Megaregulation Contested

Our book Megaregulation Contested: Global Economic Ordering After TPP (OUP 2019) is the result of a partnership between three institutions spanning the Pacific. Benedict Kingsbury, Richard B. Stewart, Paul Mertenskötter, and Thomas Streinz are based at New York University School of Law, where Kingsbury directs the Institute for International Law and Justice (IILJ). David M. Malone is Rector of the United Nations University in Tokyo and Under-Secretary General of the UN. Atsushi Sunami, a scholar of innovation and public policy, is Vice-President of the National Graduate Institute for Policy Studies (GRIPS) in Tokyo, Japan. He, and his collaborators at GRIPS, have been actively involved in TPP issues and in Japan’s regulatory reforms, including work with counterparts in other countries.


Our book is about extended-scale megaregional economic regulation at a time when international economic governance is both buffeted by cross-winds and facing reversal by headwinds. The MegaReg project started in 2013, when governments in Europe, the Americas, Japan, and many Asia-Pacific and some African economies all were turning to negotiation of megaregulatory agreements (usually with non-public texts and meetings) as a means to manage global economic transformation, placate some powerful constituencies, and perhaps evade some critics and cross-winds. In common with other universities, a group of scholars interested in international economic law and governance at NYU School of Law, collectively focused on the growing significance of regulatory agendas in the newer generations of inter-governmental trade and investment agreements, including the implications of these for public interests and for development and justice priorities, and perceived a responsibility for universities to examine closely the assumptions, analytics, possibilities, choices, and preclusions entailed by the new megaregional initiatives. The IILJ has worked since 2002 on global regulatory governance, and has been active in supporting and participating in work drawing on the interests and anxieties of developing countries engaged in regulatory reform and trade links with others. It was thus a logical platform for study of the TPP, in which David M. Malone (based in Tokyo) readily joined. Taking account of the central importance of Japan to TPP as it developed, the other editors were delighted subsequently to be joined in this endeavor by Atsushi Sunami. A series of intensive workshops of draft papers was held, with graduate students also often participating. Full-scale conferences were convened in New York and Tokyo, focusing on different aspects of the project in tandem also with the change in dynamic from TPP into CPTPP, through to its entry into force in December 2018.


We are delighted that the volume in its final form includes authors from some fifteen jurisdictions in Asia, Oceania, and the Americas, as well as several from Europe. These include lawyers, economists, and political scientists, in an unusual mix of career academics and people with high-level political, diplomatic, and legal or policy experience.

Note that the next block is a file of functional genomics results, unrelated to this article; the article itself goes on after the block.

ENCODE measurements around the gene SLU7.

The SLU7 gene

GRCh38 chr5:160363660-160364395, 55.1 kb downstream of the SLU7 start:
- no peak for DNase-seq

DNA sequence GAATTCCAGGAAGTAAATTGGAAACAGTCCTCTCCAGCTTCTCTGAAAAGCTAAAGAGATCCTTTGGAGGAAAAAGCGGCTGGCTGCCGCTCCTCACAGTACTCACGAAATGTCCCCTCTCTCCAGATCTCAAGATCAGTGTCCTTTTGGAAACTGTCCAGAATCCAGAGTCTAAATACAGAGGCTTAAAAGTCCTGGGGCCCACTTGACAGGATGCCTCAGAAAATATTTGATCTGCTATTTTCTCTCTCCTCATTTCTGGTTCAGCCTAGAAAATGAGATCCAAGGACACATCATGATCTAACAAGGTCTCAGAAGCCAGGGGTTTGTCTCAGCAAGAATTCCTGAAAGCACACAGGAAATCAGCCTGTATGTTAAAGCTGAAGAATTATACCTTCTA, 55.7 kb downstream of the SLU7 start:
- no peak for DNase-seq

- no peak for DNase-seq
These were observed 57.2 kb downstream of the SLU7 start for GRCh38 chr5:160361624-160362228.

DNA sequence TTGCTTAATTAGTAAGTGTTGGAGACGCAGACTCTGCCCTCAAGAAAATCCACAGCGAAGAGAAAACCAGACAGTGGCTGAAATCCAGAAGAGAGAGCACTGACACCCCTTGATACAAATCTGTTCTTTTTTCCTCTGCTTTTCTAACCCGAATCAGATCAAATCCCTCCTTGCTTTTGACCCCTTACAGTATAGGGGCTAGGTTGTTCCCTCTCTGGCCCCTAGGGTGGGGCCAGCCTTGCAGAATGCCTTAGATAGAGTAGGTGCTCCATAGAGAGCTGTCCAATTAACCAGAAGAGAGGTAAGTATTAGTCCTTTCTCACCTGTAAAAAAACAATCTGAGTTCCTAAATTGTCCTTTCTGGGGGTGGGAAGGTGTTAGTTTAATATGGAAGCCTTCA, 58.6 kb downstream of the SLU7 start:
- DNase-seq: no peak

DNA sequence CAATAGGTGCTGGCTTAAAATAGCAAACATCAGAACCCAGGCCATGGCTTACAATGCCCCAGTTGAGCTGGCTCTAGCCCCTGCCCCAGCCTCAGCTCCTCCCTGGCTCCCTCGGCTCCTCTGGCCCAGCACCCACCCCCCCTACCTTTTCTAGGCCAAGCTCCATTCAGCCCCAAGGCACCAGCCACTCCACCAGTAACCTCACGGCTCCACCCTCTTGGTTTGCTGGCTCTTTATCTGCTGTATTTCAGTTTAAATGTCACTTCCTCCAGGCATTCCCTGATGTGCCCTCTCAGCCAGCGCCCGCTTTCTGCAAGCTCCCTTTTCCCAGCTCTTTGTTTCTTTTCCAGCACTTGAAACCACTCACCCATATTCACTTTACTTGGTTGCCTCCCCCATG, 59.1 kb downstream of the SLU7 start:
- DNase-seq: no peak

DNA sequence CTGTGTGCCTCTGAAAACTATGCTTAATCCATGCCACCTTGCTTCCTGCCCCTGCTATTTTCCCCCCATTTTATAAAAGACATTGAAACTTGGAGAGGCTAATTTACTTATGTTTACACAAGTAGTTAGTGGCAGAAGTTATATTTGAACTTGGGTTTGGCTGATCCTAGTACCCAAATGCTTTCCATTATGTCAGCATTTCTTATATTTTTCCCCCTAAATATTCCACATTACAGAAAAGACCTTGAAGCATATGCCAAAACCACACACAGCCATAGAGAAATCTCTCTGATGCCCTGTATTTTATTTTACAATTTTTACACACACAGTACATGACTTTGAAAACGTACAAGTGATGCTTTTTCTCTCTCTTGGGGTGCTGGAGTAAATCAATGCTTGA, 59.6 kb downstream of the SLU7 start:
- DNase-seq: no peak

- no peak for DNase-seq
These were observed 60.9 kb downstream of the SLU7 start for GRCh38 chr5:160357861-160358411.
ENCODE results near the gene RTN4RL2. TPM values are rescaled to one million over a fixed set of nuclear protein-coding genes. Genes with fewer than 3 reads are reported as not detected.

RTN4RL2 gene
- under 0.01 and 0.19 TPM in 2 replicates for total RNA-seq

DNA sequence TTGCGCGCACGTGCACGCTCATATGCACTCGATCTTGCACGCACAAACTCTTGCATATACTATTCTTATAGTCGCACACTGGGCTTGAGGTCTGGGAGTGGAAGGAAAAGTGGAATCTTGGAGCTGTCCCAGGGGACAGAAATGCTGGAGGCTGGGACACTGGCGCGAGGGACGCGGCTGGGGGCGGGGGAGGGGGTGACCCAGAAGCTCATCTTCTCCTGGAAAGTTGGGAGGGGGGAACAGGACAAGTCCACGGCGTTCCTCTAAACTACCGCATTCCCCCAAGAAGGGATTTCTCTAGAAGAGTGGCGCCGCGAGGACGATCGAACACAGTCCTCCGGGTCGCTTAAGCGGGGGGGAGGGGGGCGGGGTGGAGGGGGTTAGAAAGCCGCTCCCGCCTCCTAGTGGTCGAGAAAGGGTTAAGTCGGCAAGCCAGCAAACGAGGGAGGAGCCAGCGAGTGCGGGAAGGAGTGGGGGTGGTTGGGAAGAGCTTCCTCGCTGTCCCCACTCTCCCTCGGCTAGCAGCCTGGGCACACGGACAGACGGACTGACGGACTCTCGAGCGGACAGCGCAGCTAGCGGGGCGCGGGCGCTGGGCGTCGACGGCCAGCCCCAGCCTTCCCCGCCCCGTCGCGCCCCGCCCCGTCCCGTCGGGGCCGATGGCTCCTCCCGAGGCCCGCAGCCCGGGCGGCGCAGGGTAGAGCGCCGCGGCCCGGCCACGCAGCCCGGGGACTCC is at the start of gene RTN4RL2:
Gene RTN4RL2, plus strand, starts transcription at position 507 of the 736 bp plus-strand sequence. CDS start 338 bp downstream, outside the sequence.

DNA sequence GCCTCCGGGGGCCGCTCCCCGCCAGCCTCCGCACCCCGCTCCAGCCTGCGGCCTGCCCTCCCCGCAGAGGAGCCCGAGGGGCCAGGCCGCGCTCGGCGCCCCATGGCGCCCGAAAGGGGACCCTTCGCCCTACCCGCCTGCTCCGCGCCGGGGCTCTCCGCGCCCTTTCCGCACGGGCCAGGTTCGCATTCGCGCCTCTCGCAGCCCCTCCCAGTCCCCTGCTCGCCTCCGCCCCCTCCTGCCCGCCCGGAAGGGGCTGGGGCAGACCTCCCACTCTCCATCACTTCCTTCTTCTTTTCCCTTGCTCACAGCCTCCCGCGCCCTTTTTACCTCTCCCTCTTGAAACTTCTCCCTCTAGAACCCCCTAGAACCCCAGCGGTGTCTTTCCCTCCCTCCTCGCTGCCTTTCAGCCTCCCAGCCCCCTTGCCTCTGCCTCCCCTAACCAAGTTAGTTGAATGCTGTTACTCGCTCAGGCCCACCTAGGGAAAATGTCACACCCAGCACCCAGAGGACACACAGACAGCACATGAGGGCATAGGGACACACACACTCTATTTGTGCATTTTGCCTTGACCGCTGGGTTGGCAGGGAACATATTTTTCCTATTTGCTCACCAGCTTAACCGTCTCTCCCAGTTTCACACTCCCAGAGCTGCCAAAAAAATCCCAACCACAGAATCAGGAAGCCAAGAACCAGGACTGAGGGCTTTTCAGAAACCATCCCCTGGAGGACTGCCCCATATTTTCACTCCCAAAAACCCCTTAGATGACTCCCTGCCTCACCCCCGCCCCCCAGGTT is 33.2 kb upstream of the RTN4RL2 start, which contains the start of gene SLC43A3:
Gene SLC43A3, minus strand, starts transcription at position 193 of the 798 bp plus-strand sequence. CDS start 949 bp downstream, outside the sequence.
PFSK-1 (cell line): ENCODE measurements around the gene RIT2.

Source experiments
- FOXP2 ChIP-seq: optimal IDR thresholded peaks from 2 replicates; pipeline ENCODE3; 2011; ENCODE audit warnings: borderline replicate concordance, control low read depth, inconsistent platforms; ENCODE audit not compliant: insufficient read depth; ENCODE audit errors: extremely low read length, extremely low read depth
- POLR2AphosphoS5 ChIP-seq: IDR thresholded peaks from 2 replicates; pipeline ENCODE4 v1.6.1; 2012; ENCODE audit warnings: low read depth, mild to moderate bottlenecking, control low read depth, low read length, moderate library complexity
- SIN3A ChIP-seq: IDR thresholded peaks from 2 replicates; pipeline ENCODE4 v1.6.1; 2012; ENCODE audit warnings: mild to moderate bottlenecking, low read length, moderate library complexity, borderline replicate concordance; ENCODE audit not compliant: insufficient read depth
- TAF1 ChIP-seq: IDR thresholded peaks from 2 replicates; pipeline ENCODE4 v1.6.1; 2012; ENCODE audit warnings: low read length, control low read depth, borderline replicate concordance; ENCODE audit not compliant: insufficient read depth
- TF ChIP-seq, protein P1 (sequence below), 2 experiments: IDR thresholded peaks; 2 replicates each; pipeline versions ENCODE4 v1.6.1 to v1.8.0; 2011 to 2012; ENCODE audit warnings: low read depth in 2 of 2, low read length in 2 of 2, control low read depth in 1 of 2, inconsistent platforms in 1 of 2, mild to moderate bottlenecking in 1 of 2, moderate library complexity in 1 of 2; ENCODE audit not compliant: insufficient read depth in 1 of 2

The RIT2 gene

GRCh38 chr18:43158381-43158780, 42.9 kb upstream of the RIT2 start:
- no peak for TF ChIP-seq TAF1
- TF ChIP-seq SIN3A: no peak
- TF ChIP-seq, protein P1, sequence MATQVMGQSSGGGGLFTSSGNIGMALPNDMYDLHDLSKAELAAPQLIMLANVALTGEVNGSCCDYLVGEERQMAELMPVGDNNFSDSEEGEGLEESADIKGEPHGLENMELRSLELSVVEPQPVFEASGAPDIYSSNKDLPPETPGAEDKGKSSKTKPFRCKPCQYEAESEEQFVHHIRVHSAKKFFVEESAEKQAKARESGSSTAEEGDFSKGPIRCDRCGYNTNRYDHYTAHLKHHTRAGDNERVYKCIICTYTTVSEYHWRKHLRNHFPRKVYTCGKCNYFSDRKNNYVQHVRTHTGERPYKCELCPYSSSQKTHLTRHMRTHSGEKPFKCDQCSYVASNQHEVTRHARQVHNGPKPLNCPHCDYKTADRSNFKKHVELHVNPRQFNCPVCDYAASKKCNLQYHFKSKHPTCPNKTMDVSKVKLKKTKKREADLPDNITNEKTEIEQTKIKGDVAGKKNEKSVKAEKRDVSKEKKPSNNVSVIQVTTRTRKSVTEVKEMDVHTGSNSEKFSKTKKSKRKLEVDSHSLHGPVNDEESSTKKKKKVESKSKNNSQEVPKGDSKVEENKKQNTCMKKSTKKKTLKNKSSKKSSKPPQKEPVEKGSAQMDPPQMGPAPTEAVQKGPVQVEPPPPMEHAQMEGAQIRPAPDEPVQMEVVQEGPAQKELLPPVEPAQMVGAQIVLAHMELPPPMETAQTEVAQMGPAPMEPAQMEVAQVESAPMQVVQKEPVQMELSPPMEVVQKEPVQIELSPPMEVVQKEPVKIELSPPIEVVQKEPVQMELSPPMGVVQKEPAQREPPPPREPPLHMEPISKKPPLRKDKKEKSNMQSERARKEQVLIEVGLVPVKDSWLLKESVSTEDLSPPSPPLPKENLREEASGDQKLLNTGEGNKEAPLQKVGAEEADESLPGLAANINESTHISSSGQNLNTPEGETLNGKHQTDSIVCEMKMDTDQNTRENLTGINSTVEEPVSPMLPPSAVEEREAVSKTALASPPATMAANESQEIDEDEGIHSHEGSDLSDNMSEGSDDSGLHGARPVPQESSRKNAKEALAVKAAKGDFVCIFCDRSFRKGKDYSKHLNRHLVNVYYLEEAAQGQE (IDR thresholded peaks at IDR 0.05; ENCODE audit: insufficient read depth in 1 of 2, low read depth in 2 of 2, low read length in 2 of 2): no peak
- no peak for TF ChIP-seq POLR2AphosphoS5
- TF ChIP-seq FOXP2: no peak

Kiyoshi Adachi, UN Conference on Trade And Development (UNCTAD), Geneva
Wahyuni Bahar, Bahar & Partners, Jakarta.
Pornipum Chantapacdepong, Asian Development Bank Institute (ADBI), Tokyo.
B. S. Chimni, Jawaharlal Nehru University, New Delhi.
Dan Ciuriak, Ciuriak Consulting, Ottawa.
Christina Davis, Harvard University.
Rochelle Dreyfuss, New York University School of Law.
Antonia Eliason, University of Mississippi School of Law.
Daniel Francis, Harvard Law School.
Robert Gulotty, University of Chicago.
Matthias Helble, Asian Development Bank Institute (ADBI), Tokyo.
Bernard Hoekman, European University Institute.
Robert Howse, New York University School of Law.
Michael Huang, National Graduate Institute for Policy Studies (GRIPS), Tokyo.
Yoko Ikeda, Japanese Ministry of Economy, Trade and Industry, Tokyo.
Kenichi Kawasaki, National Graduate Institute for Policy Studies (GRIPS), Tokyo.
Benedict Kingsbury, New York University School of Law.
Joseph Wira Koesnaidi, JWK Law Office, Jakarta.
Chin Leng Lim, University of Hong Kong.
Michael Livermore, University of Virginia Law School.
David Malone, United Nations University, Tokyo.
Donald McRae, University of Ottawa School of Law.
Errol Meidigner, University at Buffalo School of Law.
Paul Mertenskötter, New York University School of Law.
Fabio Morosini, Federal University of Rio Grande do Sul.
Iain Osgood, University of Michigan.
Rodrigo Polanco Lazo, World Trade Institute, Bern.
Annelise Riles, Roberta Buffet Institute for Global Studies, Northwestern University.
Donald Robertson, Herbert Smith Freehills LLP, Sydney.
Alejandro Rodiles, Instituto Tecnológico Autónomo de México (ITAM), Mexico City.
Charles Sabel, Columbia Law School.
Michelle Sanchez Badin, Fundação Getulio Vargas, Sao Paulo.
Alvaro Santos, Georgetown University Law Center.
Jason Schwartz, New York University School of Law.
Richard Stewart, New York University School of Law.
Thomas Streinz, New York University School of Law.
Atsushi Sunami, National Graduate Institute for Policy Studies (GRIPS), Tokyo.
Jing Tao, United Nations, New York.
David Trubek, University of Wisconsin Law School.
Harsha Vardhana Singh, Brookings India, former Deputy Director General of the WTO.
Naoyuki Yoshino, Asian Development Bank Institute (ADBI), Tokyo.

map of the world connecting the dots of where the authors are based to new york